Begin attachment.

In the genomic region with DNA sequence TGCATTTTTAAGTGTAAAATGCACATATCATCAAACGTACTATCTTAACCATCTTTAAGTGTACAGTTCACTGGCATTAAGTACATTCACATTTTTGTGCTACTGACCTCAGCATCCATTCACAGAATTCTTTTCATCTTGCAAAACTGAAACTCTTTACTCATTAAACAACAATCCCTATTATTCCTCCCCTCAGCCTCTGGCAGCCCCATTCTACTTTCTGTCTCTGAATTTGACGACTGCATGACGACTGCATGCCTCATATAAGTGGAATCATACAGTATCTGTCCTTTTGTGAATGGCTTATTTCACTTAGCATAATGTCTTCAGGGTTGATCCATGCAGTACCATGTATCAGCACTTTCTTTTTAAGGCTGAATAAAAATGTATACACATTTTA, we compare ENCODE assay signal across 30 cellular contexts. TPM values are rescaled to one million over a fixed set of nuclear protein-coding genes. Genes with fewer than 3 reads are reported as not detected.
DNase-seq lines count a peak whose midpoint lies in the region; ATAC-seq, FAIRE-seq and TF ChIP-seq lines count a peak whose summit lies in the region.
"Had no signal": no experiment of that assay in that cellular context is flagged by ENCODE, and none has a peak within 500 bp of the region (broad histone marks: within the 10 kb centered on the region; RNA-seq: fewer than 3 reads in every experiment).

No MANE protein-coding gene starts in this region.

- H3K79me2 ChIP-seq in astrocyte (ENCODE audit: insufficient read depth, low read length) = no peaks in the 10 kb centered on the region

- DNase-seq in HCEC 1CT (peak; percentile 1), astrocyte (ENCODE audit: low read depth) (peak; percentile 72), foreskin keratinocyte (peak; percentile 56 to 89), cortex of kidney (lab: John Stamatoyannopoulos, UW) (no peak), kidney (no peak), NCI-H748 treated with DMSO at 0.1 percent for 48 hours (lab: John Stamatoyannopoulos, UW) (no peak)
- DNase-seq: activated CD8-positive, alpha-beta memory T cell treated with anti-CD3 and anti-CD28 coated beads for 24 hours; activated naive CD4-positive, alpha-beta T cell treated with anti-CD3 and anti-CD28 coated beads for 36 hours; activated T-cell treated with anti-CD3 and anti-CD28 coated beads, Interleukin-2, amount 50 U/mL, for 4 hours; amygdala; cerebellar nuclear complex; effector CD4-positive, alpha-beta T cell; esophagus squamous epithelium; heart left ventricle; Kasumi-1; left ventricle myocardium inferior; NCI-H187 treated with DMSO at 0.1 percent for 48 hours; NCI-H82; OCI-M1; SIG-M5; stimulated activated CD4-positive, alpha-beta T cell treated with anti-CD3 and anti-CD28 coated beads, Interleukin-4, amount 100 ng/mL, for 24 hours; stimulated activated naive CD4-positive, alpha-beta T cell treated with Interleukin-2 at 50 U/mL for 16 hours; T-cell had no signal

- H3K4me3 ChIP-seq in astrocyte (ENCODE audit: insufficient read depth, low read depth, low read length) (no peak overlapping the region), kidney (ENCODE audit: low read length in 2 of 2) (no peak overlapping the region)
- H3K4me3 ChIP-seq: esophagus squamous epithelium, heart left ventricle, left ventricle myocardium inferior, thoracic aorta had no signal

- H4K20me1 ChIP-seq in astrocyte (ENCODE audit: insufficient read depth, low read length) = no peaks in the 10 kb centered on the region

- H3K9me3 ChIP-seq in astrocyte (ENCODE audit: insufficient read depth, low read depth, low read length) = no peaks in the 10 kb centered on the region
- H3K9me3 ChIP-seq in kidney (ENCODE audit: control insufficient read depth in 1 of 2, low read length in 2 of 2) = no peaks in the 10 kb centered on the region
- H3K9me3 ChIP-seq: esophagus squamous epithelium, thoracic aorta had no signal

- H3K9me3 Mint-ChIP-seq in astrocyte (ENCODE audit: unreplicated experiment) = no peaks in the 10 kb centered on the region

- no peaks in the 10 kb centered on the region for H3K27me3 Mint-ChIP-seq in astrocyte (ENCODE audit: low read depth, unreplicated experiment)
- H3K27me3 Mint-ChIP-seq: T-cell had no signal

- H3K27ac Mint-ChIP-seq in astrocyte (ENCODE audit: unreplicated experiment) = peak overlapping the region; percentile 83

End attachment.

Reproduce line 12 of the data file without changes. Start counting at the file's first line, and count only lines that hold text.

- H3K9me3 ChIP-seq in kidney (ENCODE audit: control insufficient read depth in 1 of 2, low read length in 2 of 2) = no peaks in the 10 kb centered on the region